I don't think the Consequence is exactly Conceiving though. What Evelyn wants is for supers to be permanently disgraced, and she wants ordinary people to take care of themselves as she feels her parents should have done. To me the Conceiving feels like a step she has a to take to get to that.
I just saw the movie a couple of hours ago, and after reading this thread and thinking about everything for a couple hours, my current pet theory is this:
OS: Psychology: Being/ Playing a Role
I think this might be a situation where the "new" terminology works well. Helen has assumed the role of superhero, even though she was the one least interested in pursuing that lifestyle. Bob is being the caregiver to the kids even though he feels like being the provider is his job. Evelyn is secretly Screenslaver. The pizza delivery guy has been forced to play the role of Screenslaver by Evelyn.
Helen: Mind: Impulsive Responses/ Preconscious
Helen's impulsive response is to take care of or fear for the family/ the kids. During the phone call with Bob, she jumps out bed, ready to run home at the merest hint of trouble, and Bob has to talk her down. Again during the climax, when it's suggested she go after the plane, Helen instantly reaches for the kids, saying she shouldn't leave them, until everyone convinces her it's for the best.
Helen appears to have some issues with Worth in particular. There's a couple of times when she responds with an appreciative look to Evelyn for recognizing her strengths, and she's defensive in response to Bob's attitude when she gets the job, insisting "Oh, I know I'll be great," and she gets defensive again later when Evelyn suggests she had been in Mr. Incredible's shadow in the old days.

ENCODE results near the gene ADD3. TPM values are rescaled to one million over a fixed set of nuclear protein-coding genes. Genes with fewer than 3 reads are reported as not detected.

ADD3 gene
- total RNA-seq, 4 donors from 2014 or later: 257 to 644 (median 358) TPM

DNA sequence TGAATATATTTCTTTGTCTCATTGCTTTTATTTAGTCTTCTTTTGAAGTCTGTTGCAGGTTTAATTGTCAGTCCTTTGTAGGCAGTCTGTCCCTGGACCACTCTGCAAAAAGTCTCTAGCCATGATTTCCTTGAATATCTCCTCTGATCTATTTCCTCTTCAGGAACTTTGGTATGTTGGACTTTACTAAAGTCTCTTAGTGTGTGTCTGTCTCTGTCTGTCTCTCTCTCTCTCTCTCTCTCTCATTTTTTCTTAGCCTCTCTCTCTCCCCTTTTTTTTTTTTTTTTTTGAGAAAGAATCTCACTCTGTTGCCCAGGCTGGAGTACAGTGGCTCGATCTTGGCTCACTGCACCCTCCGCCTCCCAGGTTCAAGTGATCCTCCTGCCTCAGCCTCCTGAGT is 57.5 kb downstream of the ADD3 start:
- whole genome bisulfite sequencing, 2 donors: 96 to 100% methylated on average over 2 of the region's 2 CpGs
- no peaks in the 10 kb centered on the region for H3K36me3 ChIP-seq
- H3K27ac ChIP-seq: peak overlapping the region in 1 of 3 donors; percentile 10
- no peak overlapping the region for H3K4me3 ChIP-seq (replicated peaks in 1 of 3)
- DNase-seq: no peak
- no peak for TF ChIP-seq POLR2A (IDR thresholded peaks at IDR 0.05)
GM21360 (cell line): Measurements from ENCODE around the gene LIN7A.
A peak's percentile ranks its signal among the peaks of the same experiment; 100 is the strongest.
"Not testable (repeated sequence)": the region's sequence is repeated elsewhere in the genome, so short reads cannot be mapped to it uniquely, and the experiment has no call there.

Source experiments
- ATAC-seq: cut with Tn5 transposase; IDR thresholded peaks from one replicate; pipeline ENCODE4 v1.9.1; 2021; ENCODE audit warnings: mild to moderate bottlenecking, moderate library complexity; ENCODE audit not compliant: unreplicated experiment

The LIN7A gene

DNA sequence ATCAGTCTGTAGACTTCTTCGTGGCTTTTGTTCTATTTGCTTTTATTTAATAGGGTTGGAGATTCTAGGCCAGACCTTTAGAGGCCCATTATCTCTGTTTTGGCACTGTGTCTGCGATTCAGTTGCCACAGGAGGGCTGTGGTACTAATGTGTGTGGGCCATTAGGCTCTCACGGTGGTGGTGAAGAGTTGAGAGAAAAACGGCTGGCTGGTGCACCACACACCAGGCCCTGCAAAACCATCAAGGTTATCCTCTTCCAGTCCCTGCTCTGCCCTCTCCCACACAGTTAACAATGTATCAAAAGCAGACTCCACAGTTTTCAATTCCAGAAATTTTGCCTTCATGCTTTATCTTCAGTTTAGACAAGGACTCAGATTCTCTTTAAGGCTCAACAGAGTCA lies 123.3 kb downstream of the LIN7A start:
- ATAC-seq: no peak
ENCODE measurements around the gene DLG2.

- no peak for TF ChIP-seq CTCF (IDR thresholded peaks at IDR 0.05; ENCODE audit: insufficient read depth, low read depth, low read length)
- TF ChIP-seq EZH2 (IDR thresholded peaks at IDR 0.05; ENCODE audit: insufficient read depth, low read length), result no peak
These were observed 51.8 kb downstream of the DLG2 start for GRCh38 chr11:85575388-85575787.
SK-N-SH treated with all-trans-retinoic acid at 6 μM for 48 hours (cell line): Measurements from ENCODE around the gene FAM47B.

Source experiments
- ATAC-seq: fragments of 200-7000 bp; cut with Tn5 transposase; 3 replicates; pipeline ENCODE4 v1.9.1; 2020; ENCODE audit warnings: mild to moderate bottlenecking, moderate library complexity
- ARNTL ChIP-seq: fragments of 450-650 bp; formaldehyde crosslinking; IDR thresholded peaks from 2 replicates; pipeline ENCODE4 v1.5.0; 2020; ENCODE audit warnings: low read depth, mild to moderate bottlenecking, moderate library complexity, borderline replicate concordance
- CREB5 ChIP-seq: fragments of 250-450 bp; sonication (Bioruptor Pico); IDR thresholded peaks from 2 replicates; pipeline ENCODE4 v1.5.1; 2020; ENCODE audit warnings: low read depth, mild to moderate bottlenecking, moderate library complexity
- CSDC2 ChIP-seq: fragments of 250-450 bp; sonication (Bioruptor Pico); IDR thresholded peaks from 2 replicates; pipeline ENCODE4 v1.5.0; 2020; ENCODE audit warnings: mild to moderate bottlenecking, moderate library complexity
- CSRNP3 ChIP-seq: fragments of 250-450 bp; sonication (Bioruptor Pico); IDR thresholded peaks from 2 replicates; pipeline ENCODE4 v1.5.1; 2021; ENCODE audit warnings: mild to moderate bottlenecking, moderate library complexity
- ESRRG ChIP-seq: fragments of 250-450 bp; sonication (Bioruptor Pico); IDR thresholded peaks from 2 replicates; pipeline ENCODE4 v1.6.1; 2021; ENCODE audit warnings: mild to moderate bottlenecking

During the climax it is shown that the kids, even baby Jack Jack, can take care of themselves, and Helen shows absolutely no angst at the prospect of them all going after a group violent criminals together. She appears to have Changed.
Bob: Situation: Progress/ How Things Are Changing
Bob is not a progressive guy. He just assumes he'll be the face of Winston's pro-super campaign and is a bit annoyed that Helen will be in the spotlight. He complains "They keep changing math." Jack Jack's unpredictable and constantly changing powers prevent Bob from sleeping. The Incredibile goes from wrecked beyond hope of repair to being owned by some rich guy.
Bob grows into his role as caretaker and out of his resentment toward Helen, but what he wanted is to fight crime as a family, and at the end he gets what he wants. Bob appears to be Staeadfast.
RS: Activity: Doing
This is harder, and the RS is the hardest for me anyway, and I'm not sure it's very well developed here in any case. Conflict here seems to revolve around "What should we do?" How should the kids be raised? Should we encourage them to be superheroes, or should they obey the law no matter what?
Helen and Bob are both doing a lot of stuff, and they're each doing the stuff that has previously been the other's job. It's hard to pick out good RS moments throughout the story. It actually appears to be on total hiatus during the third quarter, when Helen is tracking down Screenslaver and Bob is dealing with Jack Jack's powers.
Writing it all out, I'm starting to think I might have the RS and OS Domains flipped, but it's getting way too late to think much more about it.